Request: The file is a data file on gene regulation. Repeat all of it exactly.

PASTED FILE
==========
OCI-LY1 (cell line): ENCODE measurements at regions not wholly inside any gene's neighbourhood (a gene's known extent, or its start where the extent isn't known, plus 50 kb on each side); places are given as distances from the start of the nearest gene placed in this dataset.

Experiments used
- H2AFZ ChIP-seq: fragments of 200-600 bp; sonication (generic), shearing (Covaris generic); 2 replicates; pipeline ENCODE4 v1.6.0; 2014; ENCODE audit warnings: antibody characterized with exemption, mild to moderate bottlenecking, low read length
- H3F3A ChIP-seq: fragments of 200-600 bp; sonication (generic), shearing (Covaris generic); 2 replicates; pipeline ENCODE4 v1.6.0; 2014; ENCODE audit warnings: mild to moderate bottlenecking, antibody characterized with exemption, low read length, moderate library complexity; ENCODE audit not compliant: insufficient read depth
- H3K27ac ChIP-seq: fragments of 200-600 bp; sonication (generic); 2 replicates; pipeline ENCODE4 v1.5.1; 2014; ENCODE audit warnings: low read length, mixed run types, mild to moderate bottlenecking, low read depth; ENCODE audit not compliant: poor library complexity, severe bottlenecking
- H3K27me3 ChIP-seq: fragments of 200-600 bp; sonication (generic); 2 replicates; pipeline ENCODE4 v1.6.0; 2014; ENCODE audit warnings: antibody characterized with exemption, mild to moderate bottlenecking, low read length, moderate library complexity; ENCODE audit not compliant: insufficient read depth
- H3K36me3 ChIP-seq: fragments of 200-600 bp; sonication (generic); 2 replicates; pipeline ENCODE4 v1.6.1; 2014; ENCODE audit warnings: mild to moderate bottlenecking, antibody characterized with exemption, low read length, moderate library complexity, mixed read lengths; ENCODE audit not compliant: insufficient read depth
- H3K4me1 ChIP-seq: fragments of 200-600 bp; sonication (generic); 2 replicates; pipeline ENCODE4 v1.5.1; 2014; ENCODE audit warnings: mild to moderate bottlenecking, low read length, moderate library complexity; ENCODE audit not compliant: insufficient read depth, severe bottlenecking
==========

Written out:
OCI-LY1 (cell line): ENCODE measurements at regions not wholly inside any gene's neighbourhood (a gene's known extent, or its start where the extent isn't known, plus 50 kb on each side); places are given as distances from the start of the nearest gene placed in this dataset.

Experiments used
- H2AFZ ChIP-seq: fragments of 200-600 bp; sonication (generic), shearing (Covaris generic); 2 replicates; pipeline ENCODE4 v1.6.0; 2014; ENCODE audit warnings: antibody characterized with exemption, mild to moderate bottlenecking, low read length
- H3F3A ChIP-seq: fragments of 200-600 bp; sonication (generic), shearing (Covaris generic); 2 replicates; pipeline ENCODE4 v1.6.0; 2014; ENCODE audit warnings: mild to moderate bottlenecking, antibody characterized with exemption, low read length, moderate library complexity; ENCODE audit not compliant: insufficient read depth
- H3K27ac ChIP-seq: fragments of 200-600 bp; sonication (generic); 2 replicates; pipeline ENCODE4 v1.5.1; 2014; ENCODE audit warnings: low read length, mixed run types, mild to moderate bottlenecking, low read depth; ENCODE audit not compliant: poor library complexity, severe bottlenecking
- H3K27me3 ChIP-seq: fragments of 200-600 bp; sonication (generic); 2 replicates; pipeline ENCODE4 v1.6.0; 2014; ENCODE audit warnings: antibody characterized with exemption, mild to moderate bottlenecking, low read length, moderate library complexity; ENCODE audit not compliant: insufficient read depth
- H3K36me3 ChIP-seq: fragments of 200-600 bp; sonication (generic); 2 replicates; pipeline ENCODE4 v1.6.1; 2014; ENCODE audit warnings: mild to moderate bottlenecking, antibody characterized with exemption, low read length, moderate library complexity, mixed read lengths; ENCODE audit not compliant: insufficient read depth
- H3K4me1 ChIP-seq: fragments of 200-600 bp; sonication (generic); 2 replicates; pipeline ENCODE4 v1.5.1; 2014; ENCODE audit warnings: mild to moderate bottlenecking, low read length, moderate library complexity; ENCODE audit not compliant: insufficient read depth, severe bottlenecking